The announcement that Leeds & Partners will cease to be from next year, with the organisations activities and responsibilities being transferred to the Local Enterprise Partnership (LEP), has been met with little surprise, and even less regret from the majority of business leaders in the city.
The organisation has had a controversial and rollercoaster two and a half year existence, with its high profile chief executive demonstrating an ability to be creative and ‘out there’ but less impressive, or perhaps bothered, at doing the local networking, schmoozing and charm offensive that is often as big a part of such a role – particularly if you are an ‘outsider’ as Londoner Lurene Joseph very clearly was.
It is a pity this innovative approach to inward investment, marketing and growth didn’t work in the way the city’s decision makers had obviously hoped, because actually Leeds, the city, needs a single, focussed entity to big up and major on the brand.
‘Live it, Love it’ may have ended up as an unloved slogan, but it was at least for Leeds and about Leeds. Can an organisation such as the LEP, which has a responsibility for the whole city region, really give Leeds the prominence and dominance that it deserves?
As Local Authority leaders from West Yorkshire dismiss calls for a ‘metro mayor’ in the hope that a different coalition with different demands will be running the Westminster show from May 2015 (good luck with that one), the region is in danger of losing its way with a confusion emerging about how it does see its future governance arrangements.
If the Combined Authority is to progress as the strategic body for the area, would it not have been the better organisation to place the Leeds & Partners work? Is Leeds accepting an ‘equal’ billing to their neighbouring authorities for a quiet life, in the hope that as the city growth agenda accelerates those neighbours will eventually see that the big city brand really is the only show in town? Would the council leadership, post the General Election, really set its face against the establishment of an elected mayor if they were offered the deal Manchester has secured?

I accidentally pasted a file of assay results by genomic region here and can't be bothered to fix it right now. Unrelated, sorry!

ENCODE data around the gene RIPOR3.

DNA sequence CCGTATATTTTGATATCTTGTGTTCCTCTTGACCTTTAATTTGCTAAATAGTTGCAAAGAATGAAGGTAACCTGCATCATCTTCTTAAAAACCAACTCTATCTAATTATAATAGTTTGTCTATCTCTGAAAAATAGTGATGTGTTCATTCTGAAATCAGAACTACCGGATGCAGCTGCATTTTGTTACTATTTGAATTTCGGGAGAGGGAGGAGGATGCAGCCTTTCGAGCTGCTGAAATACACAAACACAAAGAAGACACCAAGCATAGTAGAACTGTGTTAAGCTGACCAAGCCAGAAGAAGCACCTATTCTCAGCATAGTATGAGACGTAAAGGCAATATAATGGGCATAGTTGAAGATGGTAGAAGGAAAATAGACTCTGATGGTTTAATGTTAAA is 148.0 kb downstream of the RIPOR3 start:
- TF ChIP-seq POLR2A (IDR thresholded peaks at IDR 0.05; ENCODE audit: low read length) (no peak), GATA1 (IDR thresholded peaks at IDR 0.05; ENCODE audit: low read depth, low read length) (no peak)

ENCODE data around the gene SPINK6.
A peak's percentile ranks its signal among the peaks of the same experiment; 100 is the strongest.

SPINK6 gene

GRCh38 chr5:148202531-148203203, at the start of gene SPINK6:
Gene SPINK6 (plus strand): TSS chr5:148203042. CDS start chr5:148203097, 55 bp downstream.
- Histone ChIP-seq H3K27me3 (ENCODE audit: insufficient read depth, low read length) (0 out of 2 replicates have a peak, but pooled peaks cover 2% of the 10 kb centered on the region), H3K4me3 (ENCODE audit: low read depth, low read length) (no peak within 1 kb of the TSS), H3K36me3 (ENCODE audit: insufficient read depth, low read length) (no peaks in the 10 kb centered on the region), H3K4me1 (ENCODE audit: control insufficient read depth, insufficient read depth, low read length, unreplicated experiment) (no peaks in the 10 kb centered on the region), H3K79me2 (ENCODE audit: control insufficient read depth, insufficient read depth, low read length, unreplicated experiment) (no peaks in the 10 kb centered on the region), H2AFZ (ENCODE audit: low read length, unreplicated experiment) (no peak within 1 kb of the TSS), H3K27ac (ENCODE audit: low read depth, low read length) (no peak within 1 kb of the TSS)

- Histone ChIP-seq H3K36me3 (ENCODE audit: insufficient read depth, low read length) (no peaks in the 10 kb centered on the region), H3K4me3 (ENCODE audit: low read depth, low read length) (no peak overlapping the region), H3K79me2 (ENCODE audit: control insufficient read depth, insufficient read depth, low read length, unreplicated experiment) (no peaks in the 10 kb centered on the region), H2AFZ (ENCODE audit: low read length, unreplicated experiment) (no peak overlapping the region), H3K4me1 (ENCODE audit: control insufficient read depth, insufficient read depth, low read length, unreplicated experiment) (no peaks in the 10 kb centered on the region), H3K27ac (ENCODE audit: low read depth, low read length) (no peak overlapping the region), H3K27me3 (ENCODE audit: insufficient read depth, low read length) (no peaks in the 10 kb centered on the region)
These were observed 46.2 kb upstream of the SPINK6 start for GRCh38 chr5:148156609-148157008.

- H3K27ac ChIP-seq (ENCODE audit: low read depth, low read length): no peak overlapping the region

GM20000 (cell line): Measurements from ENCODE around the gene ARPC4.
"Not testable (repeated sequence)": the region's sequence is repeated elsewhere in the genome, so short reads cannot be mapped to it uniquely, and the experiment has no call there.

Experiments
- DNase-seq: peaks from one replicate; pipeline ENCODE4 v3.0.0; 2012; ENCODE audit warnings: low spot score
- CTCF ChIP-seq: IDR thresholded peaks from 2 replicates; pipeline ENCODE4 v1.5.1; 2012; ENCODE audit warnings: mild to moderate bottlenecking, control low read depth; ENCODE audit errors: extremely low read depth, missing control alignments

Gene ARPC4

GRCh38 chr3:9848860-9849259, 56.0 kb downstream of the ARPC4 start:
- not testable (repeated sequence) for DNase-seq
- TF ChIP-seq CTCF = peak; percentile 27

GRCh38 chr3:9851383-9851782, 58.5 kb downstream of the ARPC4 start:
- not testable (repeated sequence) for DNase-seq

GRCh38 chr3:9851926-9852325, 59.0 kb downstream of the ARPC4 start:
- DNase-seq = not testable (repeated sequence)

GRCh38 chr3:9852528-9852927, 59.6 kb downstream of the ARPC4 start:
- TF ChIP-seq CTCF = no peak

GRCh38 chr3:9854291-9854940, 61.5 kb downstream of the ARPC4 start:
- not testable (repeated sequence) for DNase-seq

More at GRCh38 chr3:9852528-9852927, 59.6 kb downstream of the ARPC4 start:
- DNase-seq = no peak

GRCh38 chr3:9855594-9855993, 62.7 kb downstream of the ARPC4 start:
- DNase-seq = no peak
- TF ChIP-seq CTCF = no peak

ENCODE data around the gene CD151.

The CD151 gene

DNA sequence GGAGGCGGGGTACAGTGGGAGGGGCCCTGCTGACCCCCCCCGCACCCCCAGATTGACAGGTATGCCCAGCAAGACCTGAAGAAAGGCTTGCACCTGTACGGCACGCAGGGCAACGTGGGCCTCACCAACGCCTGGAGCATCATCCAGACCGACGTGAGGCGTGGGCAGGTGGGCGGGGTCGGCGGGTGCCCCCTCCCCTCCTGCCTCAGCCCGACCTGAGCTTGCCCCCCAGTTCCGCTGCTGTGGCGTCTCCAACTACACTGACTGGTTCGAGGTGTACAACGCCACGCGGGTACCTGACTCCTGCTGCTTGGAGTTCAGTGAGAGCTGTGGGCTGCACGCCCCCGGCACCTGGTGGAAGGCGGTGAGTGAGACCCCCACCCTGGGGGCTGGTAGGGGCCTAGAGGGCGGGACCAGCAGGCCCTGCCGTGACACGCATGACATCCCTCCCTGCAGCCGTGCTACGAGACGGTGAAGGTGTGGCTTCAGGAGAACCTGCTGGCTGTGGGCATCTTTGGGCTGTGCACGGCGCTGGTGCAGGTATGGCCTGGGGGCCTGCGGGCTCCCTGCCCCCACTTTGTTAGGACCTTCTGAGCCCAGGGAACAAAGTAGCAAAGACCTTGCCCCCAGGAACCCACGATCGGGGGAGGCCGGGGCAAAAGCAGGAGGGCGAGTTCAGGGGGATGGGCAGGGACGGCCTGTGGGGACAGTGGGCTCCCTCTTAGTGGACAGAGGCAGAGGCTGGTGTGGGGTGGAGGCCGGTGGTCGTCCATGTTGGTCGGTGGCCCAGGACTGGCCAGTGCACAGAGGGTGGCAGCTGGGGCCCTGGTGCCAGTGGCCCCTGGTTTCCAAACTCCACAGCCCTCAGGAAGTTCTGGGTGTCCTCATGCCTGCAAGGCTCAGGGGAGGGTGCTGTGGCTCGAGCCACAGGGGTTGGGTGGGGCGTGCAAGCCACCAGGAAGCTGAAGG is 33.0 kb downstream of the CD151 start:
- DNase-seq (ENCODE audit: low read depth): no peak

All of these unanswered questions leave a huge uncertainty about what and where Leeds is at the moment, and uncertainty is never a great comforter to business. For what it’s worth, I think something with more clarity and purpose will emerge, but this needs to happen sooner rather than later.
The only consolation, and it is a small one, is that other city regions are struggling with similar challenges as ‘devolution’ becomes a genuine opportunity, rather than the political panacea it had been seen as for many a year. Liverpool’s mayor has fallen out with his Combined Authority, and they are having a right old bun fight on Merseyside as to the pros and cons of a mayoral model; in the Midlands, places like Wolverhampton want the additional power and resource, but are choking on the proposition of working in partnership with the big city that is Birmingham.
In the end, as Rochdale, Wigan, Stockport, Trafford and even the city of Salford can testify, only when a city region settles on the major city being the hub, the attack brand and the economic driver can a city region progress. The sooner the civic leaders of West Yorkshire reach that same conclusion, and truly accept Leeds as the attack brand in this part of the world, the better.